It is clear from numerous, unequivocal statements by the immigration judge and the Board that they would not grant Hibbert the discretionary privilege of voluntary departure. In view of this, there is no reason to remand the case to the Board for a pointless determination of his technical eligibility, since the end result will be deportation.
The Supreme Court recently dealt with a closely analogous situation in INS v. Bagamasbad, 429 U.S. 24, 97 S.Ct. 200, 50 L.Ed.2d 190 (1976). In a per curiam opinion, the Court held that the INS may pretermit threshold questions of eligibility if the result is foregone:
The District Director of the Immigration and Naturalization Service (INS) denied respondent's application as a matter of discretion because she had made serious misrepresentations to the United States Consul who had issued her visa. For the same reasons, the immigration judge presiding at a later deportation hearing also declined to exercise his discretion in her favor. Neither the District Director nor the immigration judge addressed himself to whether respondent satisfied the specific statutory requirements for permanent residence. The Board of Immigration Appeals affirmed, finding that the circumstances fully supported the discretionary denial of relief and concluding that "the immigration judge could properly pretermit the question of statutory eligibility and deny the application . . . as an exercise of discretion."
A divided Court of Appeals sitting en banc held that although the immigration judge had properly exercised his discretion to deny respondent's application, the statute required the judge to make findings and reach conclusions with respect to respondent's eligibility for admission into this country as a permanent resident. Disagreeing as we do with the Court of Appeals, we grant the petition for certiorari filed by the INS and the motion by respondents to proceed in forma pauperis and reverse the judgment of the Court of Appeals.
As a general rule courts and agencies are not required to make findings on issues the decision of which is unnecessary to the results they reach. Here it is conceded that respondent's application would have been properly denied whether or not she satisfied the statutory eligibility requirements. In these circumstances, absent express statutory requirement, we see no reason to depart from the general rule and require the immigration judge to arrive at purely advisory findings and conclusions as to statutory eligibility.
Id. at 24-26, 97 S.Ct. at 200-201. (Citations omitted). This case is indistinguishable on this issue from Bagamasbad. Regardless of whether the deportation order rested upon a finding of statutory ineligibility or an unfavorable exercise of discretion, it is amply supported by the record, and no contrary result could be expected upon a remand.
The order of the Board of Immigration Appeals is affirmed.
Of the Eastern District of New York, sitting by designation
The government characterizes that proceeding as a dilatory tactic. The record strongly suggests that this is correct, and that Hibbert never intended to perfect that appeal. We wish to caution the Bar against abusing the process of this Court solely to gain delays in deportation. Such conduct is a serious violation of professional ethics; moreover, it can only create additional equities against the alien. See In re Bithoney, 486 F.2d 319 (1st Cir. 1973)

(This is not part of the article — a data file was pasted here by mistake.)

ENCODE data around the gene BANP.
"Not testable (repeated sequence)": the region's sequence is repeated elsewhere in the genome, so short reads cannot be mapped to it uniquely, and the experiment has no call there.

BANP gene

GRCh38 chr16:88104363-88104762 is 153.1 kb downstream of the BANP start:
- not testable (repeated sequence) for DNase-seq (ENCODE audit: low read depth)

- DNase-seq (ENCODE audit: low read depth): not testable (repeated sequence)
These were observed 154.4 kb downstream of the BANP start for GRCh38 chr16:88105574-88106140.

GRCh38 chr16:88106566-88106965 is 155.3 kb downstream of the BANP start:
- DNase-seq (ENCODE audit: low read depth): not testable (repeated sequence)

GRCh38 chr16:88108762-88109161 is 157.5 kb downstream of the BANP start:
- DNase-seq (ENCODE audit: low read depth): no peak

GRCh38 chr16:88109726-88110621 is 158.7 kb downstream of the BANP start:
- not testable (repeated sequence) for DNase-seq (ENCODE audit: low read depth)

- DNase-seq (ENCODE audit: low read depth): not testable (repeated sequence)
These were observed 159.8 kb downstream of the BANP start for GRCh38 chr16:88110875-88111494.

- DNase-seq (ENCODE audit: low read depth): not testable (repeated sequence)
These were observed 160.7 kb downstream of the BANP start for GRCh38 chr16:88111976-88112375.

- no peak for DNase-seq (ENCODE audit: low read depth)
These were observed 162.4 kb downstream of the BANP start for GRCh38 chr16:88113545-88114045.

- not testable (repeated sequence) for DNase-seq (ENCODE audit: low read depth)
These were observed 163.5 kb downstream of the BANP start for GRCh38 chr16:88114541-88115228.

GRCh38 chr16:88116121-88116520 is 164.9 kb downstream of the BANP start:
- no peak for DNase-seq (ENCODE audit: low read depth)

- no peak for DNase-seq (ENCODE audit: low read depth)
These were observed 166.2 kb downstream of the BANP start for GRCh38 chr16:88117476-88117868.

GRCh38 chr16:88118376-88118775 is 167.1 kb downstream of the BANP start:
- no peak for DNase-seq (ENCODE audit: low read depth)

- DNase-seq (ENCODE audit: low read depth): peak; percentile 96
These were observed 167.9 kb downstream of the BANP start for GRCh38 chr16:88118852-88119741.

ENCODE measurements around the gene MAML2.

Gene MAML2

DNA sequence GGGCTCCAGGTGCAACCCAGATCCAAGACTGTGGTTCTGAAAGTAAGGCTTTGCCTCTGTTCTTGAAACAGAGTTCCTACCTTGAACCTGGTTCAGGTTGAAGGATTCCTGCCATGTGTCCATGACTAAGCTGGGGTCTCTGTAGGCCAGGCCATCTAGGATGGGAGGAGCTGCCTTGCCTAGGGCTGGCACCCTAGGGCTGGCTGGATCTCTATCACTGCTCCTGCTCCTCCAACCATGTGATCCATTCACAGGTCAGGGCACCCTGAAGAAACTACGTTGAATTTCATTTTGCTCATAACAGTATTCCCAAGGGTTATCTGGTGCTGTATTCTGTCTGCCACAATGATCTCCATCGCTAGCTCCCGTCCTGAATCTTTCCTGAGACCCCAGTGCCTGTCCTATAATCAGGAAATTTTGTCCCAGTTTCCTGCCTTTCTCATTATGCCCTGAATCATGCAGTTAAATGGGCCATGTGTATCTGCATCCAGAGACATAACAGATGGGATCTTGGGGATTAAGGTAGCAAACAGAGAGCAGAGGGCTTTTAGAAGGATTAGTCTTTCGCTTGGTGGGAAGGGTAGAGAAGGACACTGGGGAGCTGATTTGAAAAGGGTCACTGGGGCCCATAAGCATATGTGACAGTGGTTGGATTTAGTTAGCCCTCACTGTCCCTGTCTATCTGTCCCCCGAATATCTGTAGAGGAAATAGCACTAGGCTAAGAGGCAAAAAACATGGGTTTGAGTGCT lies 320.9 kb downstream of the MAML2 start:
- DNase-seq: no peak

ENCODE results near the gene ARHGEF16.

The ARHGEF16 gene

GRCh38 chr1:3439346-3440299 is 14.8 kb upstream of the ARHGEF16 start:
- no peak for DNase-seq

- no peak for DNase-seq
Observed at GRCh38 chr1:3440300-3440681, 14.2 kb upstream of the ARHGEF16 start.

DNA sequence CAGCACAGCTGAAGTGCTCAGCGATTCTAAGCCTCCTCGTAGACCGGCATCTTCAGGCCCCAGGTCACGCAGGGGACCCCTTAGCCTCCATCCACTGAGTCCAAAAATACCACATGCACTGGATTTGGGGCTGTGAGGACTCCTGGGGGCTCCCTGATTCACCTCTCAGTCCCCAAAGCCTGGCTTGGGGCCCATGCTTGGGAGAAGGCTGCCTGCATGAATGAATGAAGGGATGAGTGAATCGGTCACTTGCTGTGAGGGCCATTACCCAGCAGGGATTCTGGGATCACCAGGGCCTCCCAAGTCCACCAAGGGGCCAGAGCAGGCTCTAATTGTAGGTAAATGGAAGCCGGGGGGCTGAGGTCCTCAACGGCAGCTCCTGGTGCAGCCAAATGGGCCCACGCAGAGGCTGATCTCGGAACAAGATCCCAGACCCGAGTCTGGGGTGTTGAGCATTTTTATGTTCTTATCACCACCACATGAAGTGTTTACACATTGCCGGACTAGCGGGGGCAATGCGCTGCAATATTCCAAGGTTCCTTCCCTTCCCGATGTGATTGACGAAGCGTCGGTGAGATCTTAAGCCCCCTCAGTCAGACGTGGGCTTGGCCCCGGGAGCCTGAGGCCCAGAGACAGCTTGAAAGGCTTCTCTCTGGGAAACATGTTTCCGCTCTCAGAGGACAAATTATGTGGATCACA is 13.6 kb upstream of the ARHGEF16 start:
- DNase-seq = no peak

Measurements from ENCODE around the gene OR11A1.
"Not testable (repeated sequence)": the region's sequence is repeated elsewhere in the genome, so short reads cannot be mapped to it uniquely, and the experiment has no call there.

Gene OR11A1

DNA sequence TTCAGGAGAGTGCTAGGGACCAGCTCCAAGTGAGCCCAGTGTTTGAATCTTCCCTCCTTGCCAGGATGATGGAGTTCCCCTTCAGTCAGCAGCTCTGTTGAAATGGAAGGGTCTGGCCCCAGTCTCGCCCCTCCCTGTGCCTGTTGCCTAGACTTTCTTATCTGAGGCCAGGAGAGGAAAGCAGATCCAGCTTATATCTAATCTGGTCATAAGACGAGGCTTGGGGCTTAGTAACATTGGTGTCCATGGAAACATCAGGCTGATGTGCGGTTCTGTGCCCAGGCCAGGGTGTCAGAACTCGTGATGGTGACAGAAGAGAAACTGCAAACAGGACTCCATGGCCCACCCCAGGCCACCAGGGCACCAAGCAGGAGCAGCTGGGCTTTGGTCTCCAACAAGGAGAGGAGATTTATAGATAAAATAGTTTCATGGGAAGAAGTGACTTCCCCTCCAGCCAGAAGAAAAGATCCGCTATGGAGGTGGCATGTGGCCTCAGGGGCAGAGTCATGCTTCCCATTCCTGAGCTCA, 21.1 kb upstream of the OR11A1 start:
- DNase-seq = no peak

There is an additional danger in such appeals. Hibbert could have attacked the deportation order at that time. By invoking the power of the Court, and then withdrawing the appeal with prejudice, he precluded himself from raising any issue which could have been the subject of that appeal. Thus, the deportation order is now res judicata, and petitioner may appeal only from the refusal to reopen.
Petitioner has misconceived the import of the five-year period. It is necessary but not sufficient for a finding of good moral character. 8 U.S.C. § 1254(e) requires such proof for "at least" five years. Thus, petitioner's argument that the INS must find him to be eligible for the exercise of discretion is without foundation. See also 8 U.S.C. § 1101(f) (final clause). Moreover, the burden of proof is not upon the INS, but upon the petitioner. Trias-Hernandez v. INS, 528 F.2d 366, 370 (9th Cir. 1975)
See Schieber v. INS, 171 U.S.App.D.C. 312, 520 F.2d 44 (1975), which involved five petitions for review in this Circuit, one in the Ninth, and one in the District of Columbia, as well as numerous administrative proceedings, resulting in a stay of over 14 years after an order of deportation
This distinguishes the instant case from Yee Dai Shek v. INS, 541 F.2d 1067 (4th Cir. 1976), heavily relied upon by petitioner. In that case, the Fourth Circuit held that it was unclear that the petitioner's marriage and citizen child had been brought to the Board's attention. Id. at 1070. Moreover, INS v. Bagamasbad, 429 U.S. 24, 97 S.Ct. 200, 50 L.Ed.2d 190 (1976), casts serious doubt on the continued validity of the holding of Yee Dai Shek ; in fact, Judge Bryan's dissent in that case anticipated the position later adopted by the Supreme Court